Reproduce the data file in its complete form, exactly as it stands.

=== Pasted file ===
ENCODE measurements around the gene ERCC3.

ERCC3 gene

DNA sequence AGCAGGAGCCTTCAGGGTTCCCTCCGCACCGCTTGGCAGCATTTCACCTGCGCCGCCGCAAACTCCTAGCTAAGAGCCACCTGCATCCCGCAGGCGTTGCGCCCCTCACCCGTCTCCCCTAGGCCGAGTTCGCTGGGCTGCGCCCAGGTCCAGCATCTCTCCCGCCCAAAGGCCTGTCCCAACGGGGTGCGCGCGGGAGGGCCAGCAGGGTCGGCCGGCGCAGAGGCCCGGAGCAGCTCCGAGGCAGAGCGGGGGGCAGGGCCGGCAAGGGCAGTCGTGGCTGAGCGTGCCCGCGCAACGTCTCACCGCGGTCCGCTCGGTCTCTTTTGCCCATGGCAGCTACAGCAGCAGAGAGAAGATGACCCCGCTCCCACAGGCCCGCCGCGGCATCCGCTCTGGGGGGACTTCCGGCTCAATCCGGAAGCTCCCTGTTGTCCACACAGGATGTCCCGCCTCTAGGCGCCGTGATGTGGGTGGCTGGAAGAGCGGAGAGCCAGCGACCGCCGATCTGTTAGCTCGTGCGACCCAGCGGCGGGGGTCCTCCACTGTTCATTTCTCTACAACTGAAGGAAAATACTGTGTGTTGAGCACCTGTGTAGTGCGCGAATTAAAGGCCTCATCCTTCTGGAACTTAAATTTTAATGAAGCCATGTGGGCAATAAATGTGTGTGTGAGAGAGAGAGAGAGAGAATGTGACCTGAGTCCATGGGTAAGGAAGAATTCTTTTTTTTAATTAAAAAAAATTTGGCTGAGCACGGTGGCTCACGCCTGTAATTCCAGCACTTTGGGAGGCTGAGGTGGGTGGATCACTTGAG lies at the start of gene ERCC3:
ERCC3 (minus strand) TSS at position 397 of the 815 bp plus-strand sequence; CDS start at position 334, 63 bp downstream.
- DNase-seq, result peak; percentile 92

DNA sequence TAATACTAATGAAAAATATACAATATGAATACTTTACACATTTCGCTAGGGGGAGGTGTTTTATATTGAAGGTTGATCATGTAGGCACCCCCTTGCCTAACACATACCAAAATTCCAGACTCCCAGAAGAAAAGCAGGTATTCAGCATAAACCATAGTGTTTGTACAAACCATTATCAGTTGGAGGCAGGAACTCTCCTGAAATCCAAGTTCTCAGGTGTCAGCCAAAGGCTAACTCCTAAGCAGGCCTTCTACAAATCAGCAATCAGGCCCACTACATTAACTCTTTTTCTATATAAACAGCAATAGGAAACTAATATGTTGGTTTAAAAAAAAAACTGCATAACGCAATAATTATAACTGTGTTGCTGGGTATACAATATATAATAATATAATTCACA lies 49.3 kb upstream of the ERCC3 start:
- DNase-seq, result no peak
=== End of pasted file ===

ENCODE measurements around the gene ERCC3.

ERCC3 gene

DNA sequence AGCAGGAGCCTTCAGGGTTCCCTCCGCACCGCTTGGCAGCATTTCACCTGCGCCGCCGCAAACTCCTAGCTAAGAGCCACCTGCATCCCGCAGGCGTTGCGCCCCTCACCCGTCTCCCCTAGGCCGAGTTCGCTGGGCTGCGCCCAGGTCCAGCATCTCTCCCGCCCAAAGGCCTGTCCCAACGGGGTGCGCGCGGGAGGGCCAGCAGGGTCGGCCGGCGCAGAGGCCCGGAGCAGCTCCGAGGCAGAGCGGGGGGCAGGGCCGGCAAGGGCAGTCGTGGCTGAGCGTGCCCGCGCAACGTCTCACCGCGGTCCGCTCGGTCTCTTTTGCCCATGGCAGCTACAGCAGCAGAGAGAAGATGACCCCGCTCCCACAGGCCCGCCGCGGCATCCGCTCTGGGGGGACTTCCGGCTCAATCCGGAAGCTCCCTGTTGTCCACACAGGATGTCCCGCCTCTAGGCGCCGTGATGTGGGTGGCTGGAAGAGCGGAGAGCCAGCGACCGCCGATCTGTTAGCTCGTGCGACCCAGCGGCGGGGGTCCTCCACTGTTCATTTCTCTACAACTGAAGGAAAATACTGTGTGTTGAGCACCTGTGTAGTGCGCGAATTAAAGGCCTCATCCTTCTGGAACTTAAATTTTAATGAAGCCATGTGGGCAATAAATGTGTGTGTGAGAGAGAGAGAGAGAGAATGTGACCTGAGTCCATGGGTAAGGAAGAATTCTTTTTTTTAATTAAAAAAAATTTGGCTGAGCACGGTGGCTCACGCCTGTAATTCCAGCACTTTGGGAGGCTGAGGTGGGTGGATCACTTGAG lies at the start of gene ERCC3:
ERCC3 (minus strand) TSS at position 397 of the 815 bp plus-strand sequence; CDS start at position 334, 63 bp downstream.
- DNase-seq, result peak; percentile 92

DNA sequence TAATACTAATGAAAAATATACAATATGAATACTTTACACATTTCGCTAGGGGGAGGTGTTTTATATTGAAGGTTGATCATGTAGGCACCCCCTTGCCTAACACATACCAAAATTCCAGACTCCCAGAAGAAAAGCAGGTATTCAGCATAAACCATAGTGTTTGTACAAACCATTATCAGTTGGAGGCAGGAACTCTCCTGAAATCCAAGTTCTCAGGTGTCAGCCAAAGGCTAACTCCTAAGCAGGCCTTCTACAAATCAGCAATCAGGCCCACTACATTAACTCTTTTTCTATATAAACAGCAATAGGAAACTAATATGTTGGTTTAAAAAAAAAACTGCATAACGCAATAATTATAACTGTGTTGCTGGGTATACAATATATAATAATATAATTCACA lies 49.3 kb upstream of the ERCC3 start:
- DNase-seq, result no peak